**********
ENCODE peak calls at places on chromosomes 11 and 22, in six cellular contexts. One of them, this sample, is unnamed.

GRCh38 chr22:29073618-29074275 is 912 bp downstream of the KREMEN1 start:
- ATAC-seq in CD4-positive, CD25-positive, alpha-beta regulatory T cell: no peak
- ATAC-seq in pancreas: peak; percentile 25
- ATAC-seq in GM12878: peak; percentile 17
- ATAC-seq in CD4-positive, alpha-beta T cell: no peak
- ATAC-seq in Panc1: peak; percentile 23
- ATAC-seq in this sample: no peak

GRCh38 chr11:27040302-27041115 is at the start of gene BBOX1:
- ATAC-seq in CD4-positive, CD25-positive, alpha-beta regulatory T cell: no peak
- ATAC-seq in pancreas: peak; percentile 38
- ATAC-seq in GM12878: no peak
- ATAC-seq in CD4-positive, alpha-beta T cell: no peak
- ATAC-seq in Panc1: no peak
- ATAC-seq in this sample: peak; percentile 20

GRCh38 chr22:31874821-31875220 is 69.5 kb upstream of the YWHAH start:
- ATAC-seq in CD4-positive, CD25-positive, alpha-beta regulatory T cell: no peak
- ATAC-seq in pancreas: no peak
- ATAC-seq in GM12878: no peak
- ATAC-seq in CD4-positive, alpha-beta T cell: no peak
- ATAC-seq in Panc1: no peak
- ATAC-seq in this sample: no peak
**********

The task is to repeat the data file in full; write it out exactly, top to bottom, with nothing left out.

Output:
ENCODE peak calls at places on chromosomes 11 and 22, in six cellular contexts. One of them, this sample, is unnamed.

GRCh38 chr22:29073618-29074275 is 912 bp downstream of the KREMEN1 start:
- ATAC-seq in CD4-positive, CD25-positive, alpha-beta regulatory T cell: no peak
- ATAC-seq in pancreas: peak; percentile 25
- ATAC-seq in GM12878: peak; percentile 17
- ATAC-seq in CD4-positive, alpha-beta T cell: no peak
- ATAC-seq in Panc1: peak; percentile 23
- ATAC-seq in this sample: no peak

GRCh38 chr11:27040302-27041115 is at the start of gene BBOX1:
- ATAC-seq in CD4-positive, CD25-positive, alpha-beta regulatory T cell: no peak
- ATAC-seq in pancreas: peak; percentile 38
- ATAC-seq in GM12878: no peak
- ATAC-seq in CD4-positive, alpha-beta T cell: no peak
- ATAC-seq in Panc1: no peak
- ATAC-seq in this sample: peak; percentile 20

GRCh38 chr22:31874821-31875220 is 69.5 kb upstream of the YWHAH start:
- ATAC-seq in CD4-positive, CD25-positive, alpha-beta regulatory T cell: no peak
- ATAC-seq in pancreas: no peak
- ATAC-seq in GM12878: no peak
- ATAC-seq in CD4-positive, alpha-beta T cell: no peak
- ATAC-seq in Panc1: no peak
- ATAC-seq in this sample: no peak